The appearing of Jesus to sinners and his words to them always had a peculiar effect upon them. The poor woman condemned by the law and the people, who wanted to stone her to death, was commanded to “go and sin no more.” The man at the pool was commanded in like manner, and we have no record that either was ever guilty of wrongdoing again. “My words are spirit and they are life” – a living law in the hearts of the redeemed of the Lord. The grace of God teaches all men that, denying ungodly and worldly lusts, they should live soberly, righteously and godly in this present world. This lesson was taught Zaccheus in the appearing of Jesus to him, and in the assurance that Jesus would abide in his house. That dishonest and sinful publican by nature was made honest, merciful and upright by the grace of Christ Jesus. Immediately he said, “Lord, the half of my goods I give to the poor; and if I have taken any thing from any man by false accusation, I restore him fourfold.” Jesus answered, “This day is salvation come to this house.” He was then dead to sin, and could no longer live therein. This is always the fruit of salvation; a man saved desires to depart from the snares of death, manifesting, as did Peter and John, that he has been with Jesus and learned of him. In this sense the children of God are not of the world, because he hath taken them, translated them out of the kingdom of darkness into the kingdom of his dear Son, and manifests them the royal priesthood, the holy nation, the peculiar people, zealous of good works.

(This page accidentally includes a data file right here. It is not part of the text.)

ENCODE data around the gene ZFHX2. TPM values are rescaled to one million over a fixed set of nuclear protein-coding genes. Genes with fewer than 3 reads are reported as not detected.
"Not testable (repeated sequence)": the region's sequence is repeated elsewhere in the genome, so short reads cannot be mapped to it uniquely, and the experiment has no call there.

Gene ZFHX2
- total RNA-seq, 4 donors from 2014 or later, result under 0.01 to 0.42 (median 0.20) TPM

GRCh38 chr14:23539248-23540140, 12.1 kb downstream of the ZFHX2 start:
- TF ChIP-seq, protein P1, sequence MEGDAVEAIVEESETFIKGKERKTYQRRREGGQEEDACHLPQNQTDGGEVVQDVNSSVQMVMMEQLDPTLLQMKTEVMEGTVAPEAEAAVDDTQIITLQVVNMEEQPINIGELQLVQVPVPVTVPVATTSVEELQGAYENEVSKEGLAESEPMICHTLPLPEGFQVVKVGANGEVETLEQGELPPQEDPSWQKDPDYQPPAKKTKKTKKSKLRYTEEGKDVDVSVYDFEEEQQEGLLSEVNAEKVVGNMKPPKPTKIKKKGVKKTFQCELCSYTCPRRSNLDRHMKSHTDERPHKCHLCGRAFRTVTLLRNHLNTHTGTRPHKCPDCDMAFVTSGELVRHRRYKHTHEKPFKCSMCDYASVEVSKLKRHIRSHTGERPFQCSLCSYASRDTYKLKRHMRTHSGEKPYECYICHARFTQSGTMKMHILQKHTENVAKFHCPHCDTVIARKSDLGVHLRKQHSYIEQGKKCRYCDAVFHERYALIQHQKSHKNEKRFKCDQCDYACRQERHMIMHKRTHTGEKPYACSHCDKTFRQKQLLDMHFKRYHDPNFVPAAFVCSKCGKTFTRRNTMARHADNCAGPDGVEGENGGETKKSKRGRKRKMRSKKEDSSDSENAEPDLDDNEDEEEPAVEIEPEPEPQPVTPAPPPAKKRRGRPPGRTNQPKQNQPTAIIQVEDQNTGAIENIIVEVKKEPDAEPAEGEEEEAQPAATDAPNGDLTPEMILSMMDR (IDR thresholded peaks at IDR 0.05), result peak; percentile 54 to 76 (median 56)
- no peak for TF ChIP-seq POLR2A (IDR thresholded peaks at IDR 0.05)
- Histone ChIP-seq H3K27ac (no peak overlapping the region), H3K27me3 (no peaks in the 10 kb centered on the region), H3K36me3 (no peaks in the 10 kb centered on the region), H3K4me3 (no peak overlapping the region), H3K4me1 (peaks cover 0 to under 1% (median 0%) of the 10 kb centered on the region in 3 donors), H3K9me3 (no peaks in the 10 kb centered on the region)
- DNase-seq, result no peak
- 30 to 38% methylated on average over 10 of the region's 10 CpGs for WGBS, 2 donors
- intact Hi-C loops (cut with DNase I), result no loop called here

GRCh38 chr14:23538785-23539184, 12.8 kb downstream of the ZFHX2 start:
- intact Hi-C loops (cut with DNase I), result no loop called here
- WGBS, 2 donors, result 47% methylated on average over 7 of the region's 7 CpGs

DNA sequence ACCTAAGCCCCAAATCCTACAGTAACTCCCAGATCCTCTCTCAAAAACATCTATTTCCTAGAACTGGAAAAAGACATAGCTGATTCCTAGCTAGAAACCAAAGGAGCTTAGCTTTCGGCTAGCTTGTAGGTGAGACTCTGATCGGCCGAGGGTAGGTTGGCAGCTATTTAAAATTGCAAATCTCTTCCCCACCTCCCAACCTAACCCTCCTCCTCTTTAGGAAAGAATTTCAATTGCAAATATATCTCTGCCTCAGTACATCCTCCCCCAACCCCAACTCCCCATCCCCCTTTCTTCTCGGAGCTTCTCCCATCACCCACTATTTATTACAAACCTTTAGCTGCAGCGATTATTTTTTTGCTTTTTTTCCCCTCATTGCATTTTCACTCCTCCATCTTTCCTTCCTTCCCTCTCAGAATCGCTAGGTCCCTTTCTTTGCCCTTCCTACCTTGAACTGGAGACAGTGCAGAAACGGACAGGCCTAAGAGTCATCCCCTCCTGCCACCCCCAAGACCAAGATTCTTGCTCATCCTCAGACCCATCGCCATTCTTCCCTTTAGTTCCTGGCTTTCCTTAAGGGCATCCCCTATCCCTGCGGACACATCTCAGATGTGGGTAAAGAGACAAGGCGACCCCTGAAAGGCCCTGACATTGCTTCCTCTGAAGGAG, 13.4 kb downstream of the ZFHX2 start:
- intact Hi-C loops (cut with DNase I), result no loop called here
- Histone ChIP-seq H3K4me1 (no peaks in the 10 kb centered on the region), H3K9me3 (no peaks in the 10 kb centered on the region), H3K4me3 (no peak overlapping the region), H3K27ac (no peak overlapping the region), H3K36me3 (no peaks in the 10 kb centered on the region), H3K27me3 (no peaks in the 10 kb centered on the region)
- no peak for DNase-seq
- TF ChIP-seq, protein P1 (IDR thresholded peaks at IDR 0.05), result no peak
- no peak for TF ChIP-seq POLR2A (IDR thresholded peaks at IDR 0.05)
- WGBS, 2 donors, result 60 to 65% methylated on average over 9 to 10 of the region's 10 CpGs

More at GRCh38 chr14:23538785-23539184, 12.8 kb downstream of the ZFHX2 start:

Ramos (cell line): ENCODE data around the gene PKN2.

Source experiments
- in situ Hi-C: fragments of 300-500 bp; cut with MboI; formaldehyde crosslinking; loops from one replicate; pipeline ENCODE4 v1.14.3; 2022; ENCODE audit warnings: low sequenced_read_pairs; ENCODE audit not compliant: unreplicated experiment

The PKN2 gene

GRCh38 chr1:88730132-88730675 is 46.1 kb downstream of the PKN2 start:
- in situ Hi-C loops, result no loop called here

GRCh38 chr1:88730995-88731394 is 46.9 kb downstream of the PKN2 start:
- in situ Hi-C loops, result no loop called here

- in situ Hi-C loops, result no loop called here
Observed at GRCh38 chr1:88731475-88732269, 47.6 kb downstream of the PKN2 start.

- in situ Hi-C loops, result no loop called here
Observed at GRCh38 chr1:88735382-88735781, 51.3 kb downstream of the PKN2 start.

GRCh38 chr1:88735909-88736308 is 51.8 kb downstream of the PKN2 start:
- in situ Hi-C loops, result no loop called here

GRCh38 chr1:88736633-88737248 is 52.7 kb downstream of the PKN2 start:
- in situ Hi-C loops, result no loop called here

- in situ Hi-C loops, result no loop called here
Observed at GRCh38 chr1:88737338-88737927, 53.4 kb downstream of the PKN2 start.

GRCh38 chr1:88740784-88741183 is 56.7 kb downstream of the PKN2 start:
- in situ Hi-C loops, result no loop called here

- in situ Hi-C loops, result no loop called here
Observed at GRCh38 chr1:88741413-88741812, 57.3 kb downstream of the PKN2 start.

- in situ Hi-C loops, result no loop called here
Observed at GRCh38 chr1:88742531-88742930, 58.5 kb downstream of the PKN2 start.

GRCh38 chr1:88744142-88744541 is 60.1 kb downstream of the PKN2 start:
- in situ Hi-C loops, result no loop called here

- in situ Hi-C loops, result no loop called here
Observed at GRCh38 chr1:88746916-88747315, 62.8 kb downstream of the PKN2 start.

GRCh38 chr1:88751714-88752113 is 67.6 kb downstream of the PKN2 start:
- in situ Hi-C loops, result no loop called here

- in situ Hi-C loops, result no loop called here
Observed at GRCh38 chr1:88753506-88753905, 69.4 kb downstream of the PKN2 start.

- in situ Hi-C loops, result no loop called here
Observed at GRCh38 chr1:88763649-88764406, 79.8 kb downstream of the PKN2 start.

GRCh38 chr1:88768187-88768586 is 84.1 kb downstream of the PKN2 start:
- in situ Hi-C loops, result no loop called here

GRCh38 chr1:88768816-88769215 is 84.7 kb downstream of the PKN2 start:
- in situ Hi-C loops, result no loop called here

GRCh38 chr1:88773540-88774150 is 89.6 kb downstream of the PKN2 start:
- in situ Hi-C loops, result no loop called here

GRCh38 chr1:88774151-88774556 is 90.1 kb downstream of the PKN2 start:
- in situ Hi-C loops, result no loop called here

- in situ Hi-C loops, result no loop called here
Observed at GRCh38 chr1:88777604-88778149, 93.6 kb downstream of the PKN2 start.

The people of God in this age of the world are reckoned as the most unredeemable characters the world holds; not that they are guilty of wilful transgressions, either against the laws of our land or the laws of society, but because they love, preach and believe the doctrine of God, salvation by grace, just as it came to Zaccheus, without works. How often we all have heard it said, The world would be better off were every Old School Baptist dead. Yes, and they have by calculation of their own appointed the time when all would be gone, but still they live to tell the story of grace, and while the world stands there will be witnesses of God and his truth, and it is just as true that they shall be hated and called sinners to the end. But if Jesus abides in their house, which he surely does, the victory is theirs through him. There is not one quickened child of God in all this great world who does not confess that in Jesus abiding in his house, or heart, that He has become the guest of a sinner. K.
Elder H. C. Ker
Signs of the Times
Volume 84, No. 19.
October 1, 1916